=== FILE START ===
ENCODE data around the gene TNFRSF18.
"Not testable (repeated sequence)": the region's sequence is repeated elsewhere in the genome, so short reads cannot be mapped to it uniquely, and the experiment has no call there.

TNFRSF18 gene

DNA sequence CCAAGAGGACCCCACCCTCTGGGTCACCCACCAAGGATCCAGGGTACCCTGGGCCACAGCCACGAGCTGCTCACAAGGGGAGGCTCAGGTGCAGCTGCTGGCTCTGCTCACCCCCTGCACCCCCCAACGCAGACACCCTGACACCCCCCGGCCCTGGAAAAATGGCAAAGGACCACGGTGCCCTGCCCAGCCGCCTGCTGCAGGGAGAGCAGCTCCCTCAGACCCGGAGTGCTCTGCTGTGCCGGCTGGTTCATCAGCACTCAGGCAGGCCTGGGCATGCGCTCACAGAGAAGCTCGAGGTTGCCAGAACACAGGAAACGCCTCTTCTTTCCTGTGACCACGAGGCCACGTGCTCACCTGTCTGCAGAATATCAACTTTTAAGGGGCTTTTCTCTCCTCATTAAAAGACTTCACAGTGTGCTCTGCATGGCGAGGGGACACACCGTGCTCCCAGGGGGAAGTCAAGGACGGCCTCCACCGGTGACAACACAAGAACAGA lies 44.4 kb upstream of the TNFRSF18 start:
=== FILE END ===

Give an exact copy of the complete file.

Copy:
ENCODE data around the gene TNFRSF18.
"Not testable (repeated sequence)": the region's sequence is repeated elsewhere in the genome, so short reads cannot be mapped to it uniquely, and the experiment has no call there.

TNFRSF18 gene

DNA sequence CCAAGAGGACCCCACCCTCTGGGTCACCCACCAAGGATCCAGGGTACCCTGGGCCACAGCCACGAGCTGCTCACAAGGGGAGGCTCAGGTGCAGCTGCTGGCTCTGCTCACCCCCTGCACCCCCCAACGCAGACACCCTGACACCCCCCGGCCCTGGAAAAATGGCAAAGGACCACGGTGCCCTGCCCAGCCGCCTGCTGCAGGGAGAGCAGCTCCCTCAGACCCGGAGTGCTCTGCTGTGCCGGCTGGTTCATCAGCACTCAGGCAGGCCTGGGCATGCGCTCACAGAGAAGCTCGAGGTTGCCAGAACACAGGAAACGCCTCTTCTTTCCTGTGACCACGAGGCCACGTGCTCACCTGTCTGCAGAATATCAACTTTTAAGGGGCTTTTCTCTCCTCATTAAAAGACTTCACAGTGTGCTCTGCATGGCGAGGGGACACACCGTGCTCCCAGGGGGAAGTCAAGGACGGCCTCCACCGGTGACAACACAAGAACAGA lies 44.4 kb upstream of the TNFRSF18 start: